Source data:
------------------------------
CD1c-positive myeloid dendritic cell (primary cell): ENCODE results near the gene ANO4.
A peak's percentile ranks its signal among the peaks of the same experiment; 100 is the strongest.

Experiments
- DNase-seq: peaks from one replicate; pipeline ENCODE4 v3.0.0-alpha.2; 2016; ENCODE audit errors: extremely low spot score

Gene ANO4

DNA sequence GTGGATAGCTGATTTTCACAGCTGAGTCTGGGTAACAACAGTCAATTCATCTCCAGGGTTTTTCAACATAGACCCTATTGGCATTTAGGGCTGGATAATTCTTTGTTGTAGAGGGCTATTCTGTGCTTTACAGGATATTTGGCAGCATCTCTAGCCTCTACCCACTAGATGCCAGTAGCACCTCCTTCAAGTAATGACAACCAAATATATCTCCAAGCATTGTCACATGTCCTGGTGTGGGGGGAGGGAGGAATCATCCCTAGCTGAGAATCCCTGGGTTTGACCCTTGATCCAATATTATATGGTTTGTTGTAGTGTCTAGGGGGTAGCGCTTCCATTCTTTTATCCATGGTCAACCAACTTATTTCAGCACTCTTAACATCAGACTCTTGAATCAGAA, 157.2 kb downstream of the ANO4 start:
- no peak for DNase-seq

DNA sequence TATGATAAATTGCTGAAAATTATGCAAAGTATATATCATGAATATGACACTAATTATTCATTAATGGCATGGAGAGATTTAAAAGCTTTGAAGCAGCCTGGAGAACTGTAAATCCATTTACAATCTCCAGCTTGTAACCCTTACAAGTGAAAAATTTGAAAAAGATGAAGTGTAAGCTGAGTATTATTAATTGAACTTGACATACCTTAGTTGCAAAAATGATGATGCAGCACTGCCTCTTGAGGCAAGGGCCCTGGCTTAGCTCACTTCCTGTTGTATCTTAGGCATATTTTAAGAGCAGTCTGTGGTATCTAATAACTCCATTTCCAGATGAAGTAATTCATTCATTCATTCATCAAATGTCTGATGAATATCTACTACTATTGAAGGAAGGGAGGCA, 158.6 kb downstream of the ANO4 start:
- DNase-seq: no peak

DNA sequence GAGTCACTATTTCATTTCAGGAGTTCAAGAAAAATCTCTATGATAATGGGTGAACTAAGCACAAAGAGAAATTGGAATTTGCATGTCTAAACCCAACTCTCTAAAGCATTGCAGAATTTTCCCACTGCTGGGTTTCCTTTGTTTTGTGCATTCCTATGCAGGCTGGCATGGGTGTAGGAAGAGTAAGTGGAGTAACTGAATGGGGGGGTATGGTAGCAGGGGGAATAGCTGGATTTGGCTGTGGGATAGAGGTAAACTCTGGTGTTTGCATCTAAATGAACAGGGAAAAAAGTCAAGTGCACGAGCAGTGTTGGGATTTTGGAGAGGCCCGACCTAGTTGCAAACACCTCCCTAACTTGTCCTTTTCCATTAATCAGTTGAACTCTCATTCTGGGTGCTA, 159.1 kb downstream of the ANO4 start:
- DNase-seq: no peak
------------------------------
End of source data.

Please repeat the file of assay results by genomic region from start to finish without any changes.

CD1c-positive myeloid dendritic cell (primary cell): ENCODE results near the gene ANO4.
A peak's percentile ranks its signal among the peaks of the same experiment; 100 is the strongest.

Experiments
- DNase-seq: peaks from one replicate; pipeline ENCODE4 v3.0.0-alpha.2; 2016; ENCODE audit errors: extremely low spot score

Gene ANO4

DNA sequence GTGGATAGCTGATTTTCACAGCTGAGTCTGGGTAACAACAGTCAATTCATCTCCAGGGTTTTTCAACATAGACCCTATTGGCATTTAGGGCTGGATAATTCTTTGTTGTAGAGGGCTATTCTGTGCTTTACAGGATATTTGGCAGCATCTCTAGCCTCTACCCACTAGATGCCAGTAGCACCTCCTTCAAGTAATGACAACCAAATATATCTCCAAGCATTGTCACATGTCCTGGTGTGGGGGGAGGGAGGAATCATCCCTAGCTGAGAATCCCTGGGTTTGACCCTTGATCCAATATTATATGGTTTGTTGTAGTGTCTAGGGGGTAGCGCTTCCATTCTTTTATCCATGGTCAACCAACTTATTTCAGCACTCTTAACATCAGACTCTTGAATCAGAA, 157.2 kb downstream of the ANO4 start:
- no peak for DNase-seq

DNA sequence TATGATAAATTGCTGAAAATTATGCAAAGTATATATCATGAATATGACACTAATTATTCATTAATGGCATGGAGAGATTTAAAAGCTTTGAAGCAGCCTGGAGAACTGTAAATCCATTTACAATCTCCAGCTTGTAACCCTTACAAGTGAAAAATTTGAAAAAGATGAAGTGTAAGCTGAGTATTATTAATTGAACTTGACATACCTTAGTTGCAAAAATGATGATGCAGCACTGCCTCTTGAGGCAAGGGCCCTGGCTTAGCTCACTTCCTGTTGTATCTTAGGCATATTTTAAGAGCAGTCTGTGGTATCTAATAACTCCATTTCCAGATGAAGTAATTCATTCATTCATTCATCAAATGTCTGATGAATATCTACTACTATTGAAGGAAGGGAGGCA, 158.6 kb downstream of the ANO4 start:
- DNase-seq: no peak

DNA sequence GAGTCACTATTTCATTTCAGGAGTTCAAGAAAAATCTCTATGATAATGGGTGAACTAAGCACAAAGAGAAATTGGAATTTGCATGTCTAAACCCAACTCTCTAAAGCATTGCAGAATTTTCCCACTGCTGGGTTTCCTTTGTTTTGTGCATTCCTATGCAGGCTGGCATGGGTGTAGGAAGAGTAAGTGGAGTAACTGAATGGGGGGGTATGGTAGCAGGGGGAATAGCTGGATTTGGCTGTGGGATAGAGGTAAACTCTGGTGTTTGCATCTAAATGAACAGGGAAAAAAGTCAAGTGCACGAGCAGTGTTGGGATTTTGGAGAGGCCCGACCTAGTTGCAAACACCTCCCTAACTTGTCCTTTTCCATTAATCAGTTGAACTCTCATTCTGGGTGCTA, 159.1 kb downstream of the ANO4 start:
- DNase-seq: no peak